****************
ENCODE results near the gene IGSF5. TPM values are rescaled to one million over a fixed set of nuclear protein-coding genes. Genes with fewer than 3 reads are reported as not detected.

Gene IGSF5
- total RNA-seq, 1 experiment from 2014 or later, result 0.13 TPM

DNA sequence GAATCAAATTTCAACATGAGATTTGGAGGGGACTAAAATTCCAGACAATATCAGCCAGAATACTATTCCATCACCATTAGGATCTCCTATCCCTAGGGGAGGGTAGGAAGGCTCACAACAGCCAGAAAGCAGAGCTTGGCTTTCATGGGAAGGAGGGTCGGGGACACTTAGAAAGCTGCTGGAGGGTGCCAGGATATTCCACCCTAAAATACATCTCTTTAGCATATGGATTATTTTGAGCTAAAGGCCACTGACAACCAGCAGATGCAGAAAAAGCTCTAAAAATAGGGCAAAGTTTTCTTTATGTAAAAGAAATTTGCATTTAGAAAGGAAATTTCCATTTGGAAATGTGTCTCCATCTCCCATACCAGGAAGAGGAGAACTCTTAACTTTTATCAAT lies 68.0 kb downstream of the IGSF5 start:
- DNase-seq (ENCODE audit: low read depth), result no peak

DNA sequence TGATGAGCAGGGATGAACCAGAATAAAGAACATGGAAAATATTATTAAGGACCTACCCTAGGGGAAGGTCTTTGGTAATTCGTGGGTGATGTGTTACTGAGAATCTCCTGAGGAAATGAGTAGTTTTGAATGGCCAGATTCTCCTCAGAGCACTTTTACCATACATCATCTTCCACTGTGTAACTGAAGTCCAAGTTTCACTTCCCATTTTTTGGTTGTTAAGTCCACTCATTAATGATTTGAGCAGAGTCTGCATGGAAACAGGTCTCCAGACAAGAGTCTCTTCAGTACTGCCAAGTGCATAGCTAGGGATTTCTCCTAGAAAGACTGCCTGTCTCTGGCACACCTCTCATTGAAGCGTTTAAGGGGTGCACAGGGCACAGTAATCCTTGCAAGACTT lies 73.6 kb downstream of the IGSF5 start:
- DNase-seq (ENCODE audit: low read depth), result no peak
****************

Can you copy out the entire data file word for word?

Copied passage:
ENCODE results near the gene IGSF5. TPM values are rescaled to one million over a fixed set of nuclear protein-coding genes. Genes with fewer than 3 reads are reported as not detected.

Gene IGSF5
- total RNA-seq, 1 experiment from 2014 or later, result 0.13 TPM

DNA sequence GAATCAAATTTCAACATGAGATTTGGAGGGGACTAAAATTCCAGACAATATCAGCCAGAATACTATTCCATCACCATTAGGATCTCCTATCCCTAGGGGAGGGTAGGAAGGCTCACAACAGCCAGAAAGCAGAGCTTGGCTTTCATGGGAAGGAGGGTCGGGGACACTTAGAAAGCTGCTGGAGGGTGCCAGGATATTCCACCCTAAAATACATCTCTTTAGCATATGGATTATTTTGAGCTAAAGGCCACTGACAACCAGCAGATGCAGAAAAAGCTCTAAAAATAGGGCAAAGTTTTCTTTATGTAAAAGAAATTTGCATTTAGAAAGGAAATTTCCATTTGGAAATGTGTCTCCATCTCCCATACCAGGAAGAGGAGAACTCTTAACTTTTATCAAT lies 68.0 kb downstream of the IGSF5 start:
- DNase-seq (ENCODE audit: low read depth), result no peak

DNA sequence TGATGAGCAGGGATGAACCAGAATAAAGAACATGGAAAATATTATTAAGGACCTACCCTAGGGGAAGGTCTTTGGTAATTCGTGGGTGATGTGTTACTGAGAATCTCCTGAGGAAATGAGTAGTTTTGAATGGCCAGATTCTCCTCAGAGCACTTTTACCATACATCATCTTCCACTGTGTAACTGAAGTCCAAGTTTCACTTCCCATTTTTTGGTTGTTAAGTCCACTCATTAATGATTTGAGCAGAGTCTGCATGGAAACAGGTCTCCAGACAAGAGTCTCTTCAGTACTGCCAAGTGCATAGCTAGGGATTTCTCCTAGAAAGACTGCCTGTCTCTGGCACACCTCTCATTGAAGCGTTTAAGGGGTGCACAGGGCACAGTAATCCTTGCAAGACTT lies 73.6 kb downstream of the IGSF5 start:
- DNase-seq (ENCODE audit: low read depth), result no peak